Ethiopian Magic Scroll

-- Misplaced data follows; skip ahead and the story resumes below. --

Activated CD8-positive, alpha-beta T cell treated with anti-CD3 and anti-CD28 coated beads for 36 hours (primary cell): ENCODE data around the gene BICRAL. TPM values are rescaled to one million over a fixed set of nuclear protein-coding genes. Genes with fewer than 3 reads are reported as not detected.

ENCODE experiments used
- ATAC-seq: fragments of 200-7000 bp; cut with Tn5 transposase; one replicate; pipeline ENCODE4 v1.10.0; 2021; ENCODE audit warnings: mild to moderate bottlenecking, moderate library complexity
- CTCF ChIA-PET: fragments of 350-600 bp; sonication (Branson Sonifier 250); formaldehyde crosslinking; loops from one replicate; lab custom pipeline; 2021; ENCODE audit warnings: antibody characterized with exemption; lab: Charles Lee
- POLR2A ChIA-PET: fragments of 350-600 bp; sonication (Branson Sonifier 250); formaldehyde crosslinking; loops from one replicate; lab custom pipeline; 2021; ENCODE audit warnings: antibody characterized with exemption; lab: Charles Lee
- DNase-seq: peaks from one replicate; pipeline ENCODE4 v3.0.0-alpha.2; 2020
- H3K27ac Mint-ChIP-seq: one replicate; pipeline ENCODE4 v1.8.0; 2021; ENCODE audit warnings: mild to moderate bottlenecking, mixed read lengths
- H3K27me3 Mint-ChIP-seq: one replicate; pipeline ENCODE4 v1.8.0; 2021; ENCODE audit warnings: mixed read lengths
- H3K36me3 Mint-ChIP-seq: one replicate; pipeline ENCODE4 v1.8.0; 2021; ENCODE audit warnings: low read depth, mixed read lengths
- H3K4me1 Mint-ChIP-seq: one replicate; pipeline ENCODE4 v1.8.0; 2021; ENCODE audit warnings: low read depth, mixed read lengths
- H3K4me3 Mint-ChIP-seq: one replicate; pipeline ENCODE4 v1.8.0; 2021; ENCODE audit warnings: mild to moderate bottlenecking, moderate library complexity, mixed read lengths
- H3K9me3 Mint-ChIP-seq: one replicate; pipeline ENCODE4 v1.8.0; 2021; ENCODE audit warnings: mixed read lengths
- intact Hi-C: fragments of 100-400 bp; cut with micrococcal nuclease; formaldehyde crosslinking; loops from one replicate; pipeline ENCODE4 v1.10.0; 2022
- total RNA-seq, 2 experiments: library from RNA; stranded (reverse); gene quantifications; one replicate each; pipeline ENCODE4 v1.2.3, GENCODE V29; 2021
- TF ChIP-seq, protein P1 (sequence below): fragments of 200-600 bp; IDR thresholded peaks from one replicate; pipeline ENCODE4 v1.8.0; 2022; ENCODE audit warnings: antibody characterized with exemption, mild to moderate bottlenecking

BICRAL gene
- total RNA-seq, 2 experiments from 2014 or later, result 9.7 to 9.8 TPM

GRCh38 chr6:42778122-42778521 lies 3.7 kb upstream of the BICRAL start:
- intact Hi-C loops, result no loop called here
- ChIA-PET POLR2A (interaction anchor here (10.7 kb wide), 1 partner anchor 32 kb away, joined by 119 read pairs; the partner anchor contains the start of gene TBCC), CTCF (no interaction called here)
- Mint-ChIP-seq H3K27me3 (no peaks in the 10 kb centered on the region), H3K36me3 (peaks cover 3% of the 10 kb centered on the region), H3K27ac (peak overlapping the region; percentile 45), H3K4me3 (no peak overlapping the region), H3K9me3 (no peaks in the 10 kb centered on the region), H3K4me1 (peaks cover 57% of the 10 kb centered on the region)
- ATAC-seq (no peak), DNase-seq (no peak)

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Mid 19th century AD. A vellum scroll comprising three pieces sewn together, one column of unframed text, written in black with rubrics in red, three coloured paintings covering the width of the scroll, one placed centrally and one at each end of the scroll, comprising: the face and wings of a guardian angel above a geometric design of four large and seven small crosses; an eight-pointed star surrounding a face, a common motif on Ethiopian scrolls, and having a number of possible interpretations; an Ethiopian Cross; the scroll comprises a number of magical names with the original name of the owner of the scroll scratched out and another name, Wälättä Mika’él, inserted in red ink. . See Mercier, J., Ethiopian Magic Scrolls, New York, 1979.42 grams, 7.5 x 171cm (3 x 68 1/2"). From the private collection of Stephen Keynes (1927-2017); accompanied by a copy of a collector's catalogue and information page. The magic scrolls of Ethiopia use the power of images viewed by a sick person to heal himself. Their preparation by dabataras, who are unordained clerics commissioned by the patient, and their employment within Christian families has continued into the second half of the present century. Dabataras are skilled in diagnosing the causes of illnesses or psychological complaints and in treating them through the powerful images and prayers set out on the scrolls, combined often with traditional medical remedies. The talismans and prayers act on the spiritual cause of the sickness and the plant and animal medicines on their symptoms (e.g. skin ailments"). The scrolls are often protective rather than merely curative and for this purpose the animal skins on which they are written are sewn together to cover the length of the body, so as to provide overall protection. The scrolls are often also used by sons and daughters and later descendants. The prayers and texts are Christian, with the demonology being associated principally with the Old Testament (e.g. the Book of Enoch), going back for instance to the secret names of God, to Gog and Magog, and to the talismans for exorcising devils from those possessed which were known only to celestial beings. King Solomon and his beheading of the Demon- blacksmith King plays a leading role, with the ‘Net of Solomon’ being a prayer which is frequently cited (Solomon catches the demons like fish in a net); but Alexander the Great has also been transposed into a Christian King who commands demons to disappear, having himself ascended to Paradise on a winged and feather-tailed horse. The Saints of the Ethiopian Orthodox Church also appear: for instance, the Hermit Saint Manfus Qeddus is an exorcist of leprosy. Christian imagery and prayers predominate, with the Rampart of the Cross, a composite of prayers relating to the crucifixion and the Cross being a very common text. Elements of Zar cults merged with Bible stories are frequently present.